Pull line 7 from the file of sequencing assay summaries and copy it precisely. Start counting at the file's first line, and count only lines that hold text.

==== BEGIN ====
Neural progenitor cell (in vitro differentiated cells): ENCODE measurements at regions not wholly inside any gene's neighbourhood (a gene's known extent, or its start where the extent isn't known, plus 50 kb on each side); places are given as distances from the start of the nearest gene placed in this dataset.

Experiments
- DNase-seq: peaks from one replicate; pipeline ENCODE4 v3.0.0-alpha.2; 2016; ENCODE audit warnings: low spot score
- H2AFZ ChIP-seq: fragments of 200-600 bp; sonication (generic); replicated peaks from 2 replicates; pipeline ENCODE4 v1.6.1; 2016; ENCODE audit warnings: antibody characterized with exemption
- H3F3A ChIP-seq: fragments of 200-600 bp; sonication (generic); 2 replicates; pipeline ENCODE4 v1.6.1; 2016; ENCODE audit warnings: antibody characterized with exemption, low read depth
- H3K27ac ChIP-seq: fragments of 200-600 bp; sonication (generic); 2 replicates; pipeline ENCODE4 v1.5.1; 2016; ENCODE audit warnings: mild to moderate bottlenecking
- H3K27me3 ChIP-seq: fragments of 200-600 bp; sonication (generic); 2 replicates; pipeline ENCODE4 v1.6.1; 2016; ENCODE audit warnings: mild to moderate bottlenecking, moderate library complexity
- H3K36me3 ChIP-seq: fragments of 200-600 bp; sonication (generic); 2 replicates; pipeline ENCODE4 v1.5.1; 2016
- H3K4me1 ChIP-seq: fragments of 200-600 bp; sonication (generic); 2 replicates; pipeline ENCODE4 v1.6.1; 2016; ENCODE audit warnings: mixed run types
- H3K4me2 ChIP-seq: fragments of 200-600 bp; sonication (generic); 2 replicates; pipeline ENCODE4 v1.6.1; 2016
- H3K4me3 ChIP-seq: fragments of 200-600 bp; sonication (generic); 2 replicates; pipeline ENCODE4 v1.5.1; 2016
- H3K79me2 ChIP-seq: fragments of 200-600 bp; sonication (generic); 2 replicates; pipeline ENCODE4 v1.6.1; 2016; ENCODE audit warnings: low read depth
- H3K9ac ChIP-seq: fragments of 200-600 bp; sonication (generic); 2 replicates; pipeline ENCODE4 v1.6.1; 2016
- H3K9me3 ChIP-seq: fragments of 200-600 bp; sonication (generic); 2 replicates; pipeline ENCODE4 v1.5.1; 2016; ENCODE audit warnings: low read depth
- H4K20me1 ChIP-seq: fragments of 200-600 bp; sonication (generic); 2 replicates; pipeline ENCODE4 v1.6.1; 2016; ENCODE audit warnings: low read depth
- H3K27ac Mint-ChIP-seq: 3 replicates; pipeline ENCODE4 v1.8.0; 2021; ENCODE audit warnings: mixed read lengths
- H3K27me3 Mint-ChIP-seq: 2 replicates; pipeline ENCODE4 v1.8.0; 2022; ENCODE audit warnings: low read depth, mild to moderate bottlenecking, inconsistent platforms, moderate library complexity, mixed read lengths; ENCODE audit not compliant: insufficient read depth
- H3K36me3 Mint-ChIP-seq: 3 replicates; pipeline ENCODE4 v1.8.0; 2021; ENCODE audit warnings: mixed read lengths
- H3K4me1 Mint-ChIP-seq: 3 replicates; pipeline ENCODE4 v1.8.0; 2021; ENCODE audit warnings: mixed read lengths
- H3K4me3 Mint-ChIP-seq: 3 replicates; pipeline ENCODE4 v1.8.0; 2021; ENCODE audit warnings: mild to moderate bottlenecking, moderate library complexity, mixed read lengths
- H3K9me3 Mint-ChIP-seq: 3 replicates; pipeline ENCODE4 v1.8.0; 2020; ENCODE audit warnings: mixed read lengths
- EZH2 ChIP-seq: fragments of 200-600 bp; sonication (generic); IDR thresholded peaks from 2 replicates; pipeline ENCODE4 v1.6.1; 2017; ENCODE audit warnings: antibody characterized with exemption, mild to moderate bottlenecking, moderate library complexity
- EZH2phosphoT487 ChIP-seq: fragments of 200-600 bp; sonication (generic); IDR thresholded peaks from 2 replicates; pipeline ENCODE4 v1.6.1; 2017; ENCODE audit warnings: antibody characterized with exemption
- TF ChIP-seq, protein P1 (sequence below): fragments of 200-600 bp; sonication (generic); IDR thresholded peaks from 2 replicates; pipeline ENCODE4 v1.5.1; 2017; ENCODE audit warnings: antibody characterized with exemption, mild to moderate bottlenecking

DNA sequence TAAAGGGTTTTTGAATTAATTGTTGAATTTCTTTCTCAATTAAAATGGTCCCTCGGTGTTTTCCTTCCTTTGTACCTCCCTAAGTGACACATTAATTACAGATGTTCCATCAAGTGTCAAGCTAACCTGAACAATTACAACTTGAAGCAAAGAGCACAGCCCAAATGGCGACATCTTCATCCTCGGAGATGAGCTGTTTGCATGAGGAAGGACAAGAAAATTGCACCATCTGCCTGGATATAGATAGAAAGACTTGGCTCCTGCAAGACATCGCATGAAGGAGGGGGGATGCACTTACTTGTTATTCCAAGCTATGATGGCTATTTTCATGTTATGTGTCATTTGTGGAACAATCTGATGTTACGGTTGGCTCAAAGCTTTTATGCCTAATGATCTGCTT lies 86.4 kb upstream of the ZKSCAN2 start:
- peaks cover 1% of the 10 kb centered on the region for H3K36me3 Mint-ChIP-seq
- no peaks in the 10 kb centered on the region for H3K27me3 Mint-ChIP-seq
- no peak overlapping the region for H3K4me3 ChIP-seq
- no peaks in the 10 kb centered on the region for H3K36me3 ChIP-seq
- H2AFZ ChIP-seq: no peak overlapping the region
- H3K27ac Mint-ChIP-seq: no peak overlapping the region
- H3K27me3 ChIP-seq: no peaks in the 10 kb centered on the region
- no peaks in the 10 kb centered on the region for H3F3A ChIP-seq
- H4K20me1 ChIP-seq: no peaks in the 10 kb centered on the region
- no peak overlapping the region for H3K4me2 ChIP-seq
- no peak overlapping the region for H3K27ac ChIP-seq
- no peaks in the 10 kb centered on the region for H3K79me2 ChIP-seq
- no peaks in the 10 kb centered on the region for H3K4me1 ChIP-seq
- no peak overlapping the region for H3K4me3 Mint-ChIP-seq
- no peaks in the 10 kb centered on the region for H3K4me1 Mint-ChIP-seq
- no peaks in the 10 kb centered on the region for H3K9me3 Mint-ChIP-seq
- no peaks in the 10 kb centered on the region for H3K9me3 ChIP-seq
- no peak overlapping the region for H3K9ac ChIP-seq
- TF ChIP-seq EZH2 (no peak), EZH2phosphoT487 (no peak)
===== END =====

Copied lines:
- H3K27me3 ChIP-seq: fragments of 200-600 bp; sonication (generic); 2 replicates; pipeline ENCODE4 v1.6.1; 2016; ENCODE audit warnings: mild to moderate bottlenecking, moderate library complexity